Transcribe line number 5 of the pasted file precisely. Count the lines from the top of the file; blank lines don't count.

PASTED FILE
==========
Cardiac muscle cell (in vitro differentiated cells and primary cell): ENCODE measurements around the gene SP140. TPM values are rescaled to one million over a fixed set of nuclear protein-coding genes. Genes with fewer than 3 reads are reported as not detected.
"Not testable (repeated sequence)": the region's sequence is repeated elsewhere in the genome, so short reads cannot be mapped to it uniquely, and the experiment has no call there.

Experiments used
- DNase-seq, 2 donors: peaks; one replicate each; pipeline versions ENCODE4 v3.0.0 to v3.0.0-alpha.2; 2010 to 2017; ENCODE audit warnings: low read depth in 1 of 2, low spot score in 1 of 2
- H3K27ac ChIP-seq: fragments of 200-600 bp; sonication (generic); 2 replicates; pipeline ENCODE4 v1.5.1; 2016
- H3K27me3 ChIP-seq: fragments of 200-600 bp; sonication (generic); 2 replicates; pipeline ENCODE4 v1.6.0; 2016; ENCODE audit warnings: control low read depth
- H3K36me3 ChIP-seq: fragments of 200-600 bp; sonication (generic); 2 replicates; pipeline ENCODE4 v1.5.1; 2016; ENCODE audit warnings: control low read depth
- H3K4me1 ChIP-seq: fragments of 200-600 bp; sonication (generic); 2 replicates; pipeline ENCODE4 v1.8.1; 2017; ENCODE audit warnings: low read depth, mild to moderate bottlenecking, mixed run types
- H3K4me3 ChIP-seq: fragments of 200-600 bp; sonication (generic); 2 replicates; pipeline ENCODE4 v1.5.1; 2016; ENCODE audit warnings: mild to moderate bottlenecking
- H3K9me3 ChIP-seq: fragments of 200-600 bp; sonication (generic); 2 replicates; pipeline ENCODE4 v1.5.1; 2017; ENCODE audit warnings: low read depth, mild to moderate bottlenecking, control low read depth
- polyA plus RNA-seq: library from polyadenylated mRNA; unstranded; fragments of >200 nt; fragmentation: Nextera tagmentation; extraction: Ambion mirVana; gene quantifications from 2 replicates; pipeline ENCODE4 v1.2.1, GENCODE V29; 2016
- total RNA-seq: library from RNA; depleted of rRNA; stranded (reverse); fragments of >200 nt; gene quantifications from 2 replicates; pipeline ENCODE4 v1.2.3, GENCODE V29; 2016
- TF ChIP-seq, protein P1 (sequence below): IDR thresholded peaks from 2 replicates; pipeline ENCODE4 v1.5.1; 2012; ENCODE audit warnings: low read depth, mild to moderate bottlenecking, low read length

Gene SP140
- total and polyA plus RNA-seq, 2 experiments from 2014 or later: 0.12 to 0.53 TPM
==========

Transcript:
- H3K27ac ChIP-seq: fragments of 200-600 bp; sonication (generic); 2 replicates; pipeline ENCODE4 v1.5.1; 2016